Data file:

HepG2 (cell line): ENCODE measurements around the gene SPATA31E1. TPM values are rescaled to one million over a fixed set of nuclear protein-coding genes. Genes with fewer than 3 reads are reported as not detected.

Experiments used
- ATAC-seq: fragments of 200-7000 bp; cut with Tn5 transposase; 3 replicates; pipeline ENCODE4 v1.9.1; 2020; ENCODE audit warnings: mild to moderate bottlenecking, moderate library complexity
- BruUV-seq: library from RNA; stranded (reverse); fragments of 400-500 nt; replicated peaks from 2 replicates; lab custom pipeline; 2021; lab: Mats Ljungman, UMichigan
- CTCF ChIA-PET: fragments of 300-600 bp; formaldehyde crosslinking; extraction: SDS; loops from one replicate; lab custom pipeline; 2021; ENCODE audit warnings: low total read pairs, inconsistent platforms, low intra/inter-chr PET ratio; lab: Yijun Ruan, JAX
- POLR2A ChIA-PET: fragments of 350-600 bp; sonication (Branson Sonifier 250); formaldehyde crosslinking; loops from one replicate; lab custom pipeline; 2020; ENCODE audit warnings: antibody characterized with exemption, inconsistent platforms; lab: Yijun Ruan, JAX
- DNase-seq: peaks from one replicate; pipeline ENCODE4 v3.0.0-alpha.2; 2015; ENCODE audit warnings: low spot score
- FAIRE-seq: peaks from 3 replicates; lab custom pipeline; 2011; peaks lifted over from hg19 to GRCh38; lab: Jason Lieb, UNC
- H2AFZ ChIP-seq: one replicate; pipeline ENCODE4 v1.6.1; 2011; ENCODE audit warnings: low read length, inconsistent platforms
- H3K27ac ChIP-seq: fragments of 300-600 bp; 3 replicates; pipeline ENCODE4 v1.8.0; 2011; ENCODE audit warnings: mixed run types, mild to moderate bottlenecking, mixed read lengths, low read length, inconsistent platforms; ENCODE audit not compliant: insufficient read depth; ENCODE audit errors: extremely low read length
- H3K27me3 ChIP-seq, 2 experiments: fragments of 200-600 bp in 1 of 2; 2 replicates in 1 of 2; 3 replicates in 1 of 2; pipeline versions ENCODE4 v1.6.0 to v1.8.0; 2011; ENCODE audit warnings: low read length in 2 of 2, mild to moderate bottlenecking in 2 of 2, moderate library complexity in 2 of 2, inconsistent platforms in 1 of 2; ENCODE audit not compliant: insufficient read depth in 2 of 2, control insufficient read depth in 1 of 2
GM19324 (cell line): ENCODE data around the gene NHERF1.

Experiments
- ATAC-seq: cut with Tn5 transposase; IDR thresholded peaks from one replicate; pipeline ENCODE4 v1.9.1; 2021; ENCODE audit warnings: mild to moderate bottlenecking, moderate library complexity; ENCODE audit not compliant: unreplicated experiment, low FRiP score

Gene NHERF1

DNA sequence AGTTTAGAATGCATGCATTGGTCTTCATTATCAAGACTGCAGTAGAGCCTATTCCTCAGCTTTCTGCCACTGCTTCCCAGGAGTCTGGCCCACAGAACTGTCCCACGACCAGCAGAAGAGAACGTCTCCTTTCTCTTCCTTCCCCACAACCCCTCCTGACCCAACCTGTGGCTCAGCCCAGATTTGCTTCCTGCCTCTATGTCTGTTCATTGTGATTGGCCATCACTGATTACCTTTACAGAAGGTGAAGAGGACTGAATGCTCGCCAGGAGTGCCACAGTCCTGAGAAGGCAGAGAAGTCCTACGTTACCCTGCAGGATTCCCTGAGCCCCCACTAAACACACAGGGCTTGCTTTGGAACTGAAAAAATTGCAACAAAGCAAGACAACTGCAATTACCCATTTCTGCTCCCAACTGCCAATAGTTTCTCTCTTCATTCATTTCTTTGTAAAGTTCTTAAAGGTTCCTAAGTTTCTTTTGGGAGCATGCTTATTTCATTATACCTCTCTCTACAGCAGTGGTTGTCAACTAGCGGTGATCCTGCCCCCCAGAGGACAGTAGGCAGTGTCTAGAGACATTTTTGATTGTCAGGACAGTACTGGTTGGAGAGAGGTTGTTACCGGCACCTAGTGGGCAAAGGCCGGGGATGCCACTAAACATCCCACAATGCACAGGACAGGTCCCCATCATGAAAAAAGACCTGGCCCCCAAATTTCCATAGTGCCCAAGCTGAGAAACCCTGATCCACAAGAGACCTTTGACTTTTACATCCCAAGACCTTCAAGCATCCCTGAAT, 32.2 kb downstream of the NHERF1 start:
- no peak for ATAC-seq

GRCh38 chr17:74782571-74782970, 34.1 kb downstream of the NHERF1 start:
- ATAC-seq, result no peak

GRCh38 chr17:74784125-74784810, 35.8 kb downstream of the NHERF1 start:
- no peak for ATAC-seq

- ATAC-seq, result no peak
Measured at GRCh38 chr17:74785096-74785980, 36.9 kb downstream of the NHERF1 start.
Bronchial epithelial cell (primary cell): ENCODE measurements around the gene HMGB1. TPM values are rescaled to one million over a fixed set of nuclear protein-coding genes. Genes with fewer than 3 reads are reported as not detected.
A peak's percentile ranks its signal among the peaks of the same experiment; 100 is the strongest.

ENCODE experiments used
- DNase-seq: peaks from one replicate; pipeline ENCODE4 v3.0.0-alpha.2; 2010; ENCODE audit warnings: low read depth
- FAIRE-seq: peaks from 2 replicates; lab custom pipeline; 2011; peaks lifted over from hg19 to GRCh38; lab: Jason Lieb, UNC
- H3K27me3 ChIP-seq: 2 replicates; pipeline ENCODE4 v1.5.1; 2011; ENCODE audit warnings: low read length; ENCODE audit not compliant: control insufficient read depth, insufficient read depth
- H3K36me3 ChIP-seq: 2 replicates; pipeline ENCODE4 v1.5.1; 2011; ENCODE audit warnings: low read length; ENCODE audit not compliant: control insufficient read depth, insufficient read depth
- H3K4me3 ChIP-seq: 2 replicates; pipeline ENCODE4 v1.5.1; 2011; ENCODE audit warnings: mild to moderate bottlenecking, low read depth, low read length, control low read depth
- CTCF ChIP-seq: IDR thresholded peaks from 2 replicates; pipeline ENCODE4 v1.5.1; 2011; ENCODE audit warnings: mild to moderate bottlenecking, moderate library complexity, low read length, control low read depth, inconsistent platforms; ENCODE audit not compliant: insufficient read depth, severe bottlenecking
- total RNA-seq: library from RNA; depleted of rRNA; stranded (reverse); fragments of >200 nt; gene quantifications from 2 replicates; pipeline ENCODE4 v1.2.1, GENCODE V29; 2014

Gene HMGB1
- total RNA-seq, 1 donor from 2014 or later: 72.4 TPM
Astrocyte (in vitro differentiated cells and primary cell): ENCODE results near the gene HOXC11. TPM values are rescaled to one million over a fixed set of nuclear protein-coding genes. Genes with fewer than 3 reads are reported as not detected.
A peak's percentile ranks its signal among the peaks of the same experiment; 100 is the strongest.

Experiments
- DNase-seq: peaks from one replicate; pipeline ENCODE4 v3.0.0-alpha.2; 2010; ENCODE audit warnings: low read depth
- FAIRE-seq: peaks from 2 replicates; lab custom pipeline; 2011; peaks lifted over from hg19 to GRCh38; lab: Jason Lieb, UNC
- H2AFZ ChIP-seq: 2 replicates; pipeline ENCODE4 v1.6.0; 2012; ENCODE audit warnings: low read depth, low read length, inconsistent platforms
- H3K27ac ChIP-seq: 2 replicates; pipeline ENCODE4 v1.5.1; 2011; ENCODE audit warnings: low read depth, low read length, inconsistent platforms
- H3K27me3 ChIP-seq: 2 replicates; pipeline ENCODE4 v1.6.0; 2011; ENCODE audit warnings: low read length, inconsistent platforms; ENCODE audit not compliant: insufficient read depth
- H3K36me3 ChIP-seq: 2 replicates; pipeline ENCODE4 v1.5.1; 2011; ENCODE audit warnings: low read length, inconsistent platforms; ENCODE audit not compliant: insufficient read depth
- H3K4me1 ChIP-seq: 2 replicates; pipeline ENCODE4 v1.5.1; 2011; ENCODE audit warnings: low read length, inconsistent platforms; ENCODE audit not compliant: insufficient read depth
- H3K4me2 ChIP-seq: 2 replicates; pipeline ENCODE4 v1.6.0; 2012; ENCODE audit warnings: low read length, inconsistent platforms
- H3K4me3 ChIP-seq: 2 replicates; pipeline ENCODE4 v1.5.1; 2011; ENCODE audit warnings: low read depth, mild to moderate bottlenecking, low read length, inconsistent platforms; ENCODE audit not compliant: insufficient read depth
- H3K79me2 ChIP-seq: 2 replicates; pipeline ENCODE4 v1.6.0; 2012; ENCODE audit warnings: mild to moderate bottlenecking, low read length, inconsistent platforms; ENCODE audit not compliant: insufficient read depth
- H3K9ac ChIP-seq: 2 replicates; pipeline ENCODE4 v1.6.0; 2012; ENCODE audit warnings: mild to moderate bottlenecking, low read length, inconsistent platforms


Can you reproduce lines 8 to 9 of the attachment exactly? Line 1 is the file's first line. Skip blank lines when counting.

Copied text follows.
- FAIRE-seq: peaks from 3 replicates; lab custom pipeline; 2011; peaks lifted over from hg19 to GRCh38; lab: Jason Lieb, UNC
- H2AFZ ChIP-seq: one replicate; pipeline ENCODE4 v1.6.1; 2011; ENCODE audit warnings: low read length, inconsistent platforms